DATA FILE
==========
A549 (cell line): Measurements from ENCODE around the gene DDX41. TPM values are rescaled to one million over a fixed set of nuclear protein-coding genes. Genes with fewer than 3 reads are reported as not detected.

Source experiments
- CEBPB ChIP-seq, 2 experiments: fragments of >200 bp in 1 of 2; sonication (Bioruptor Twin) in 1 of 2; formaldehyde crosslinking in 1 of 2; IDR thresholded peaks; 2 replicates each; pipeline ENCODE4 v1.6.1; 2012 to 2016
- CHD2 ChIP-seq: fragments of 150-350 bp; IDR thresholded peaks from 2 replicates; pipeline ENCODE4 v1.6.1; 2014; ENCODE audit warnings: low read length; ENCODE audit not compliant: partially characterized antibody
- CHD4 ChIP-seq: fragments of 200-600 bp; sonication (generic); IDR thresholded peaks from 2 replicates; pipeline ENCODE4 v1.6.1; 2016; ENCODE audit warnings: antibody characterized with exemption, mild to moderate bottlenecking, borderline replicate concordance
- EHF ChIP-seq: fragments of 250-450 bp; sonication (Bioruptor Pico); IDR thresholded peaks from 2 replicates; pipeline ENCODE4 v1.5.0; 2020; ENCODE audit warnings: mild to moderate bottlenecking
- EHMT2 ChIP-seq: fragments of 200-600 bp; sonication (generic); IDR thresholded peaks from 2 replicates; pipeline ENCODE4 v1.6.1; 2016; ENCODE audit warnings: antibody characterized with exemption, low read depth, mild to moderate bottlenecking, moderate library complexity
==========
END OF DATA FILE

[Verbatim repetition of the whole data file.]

A549 (cell line): Measurements from ENCODE around the gene DDX41. TPM values are rescaled to one million over a fixed set of nuclear protein-coding genes. Genes with fewer than 3 reads are reported as not detected.

Source experiments
- CEBPB ChIP-seq, 2 experiments: fragments of >200 bp in 1 of 2; sonication (Bioruptor Twin) in 1 of 2; formaldehyde crosslinking in 1 of 2; IDR thresholded peaks; 2 replicates each; pipeline ENCODE4 v1.6.1; 2012 to 2016
- CHD2 ChIP-seq: fragments of 150-350 bp; IDR thresholded peaks from 2 replicates; pipeline ENCODE4 v1.6.1; 2014; ENCODE audit warnings: low read length; ENCODE audit not compliant: partially characterized antibody
- CHD4 ChIP-seq: fragments of 200-600 bp; sonication (generic); IDR thresholded peaks from 2 replicates; pipeline ENCODE4 v1.6.1; 2016; ENCODE audit warnings: antibody characterized with exemption, mild to moderate bottlenecking, borderline replicate concordance
- EHF ChIP-seq: fragments of 250-450 bp; sonication (Bioruptor Pico); IDR thresholded peaks from 2 replicates; pipeline ENCODE4 v1.5.0; 2020; ENCODE audit warnings: mild to moderate bottlenecking
- EHMT2 ChIP-seq: fragments of 200-600 bp; sonication (generic); IDR thresholded peaks from 2 replicates; pipeline ENCODE4 v1.6.1; 2016; ENCODE audit warnings: antibody characterized with exemption, low read depth, mild to moderate bottlenecking, moderate library complexity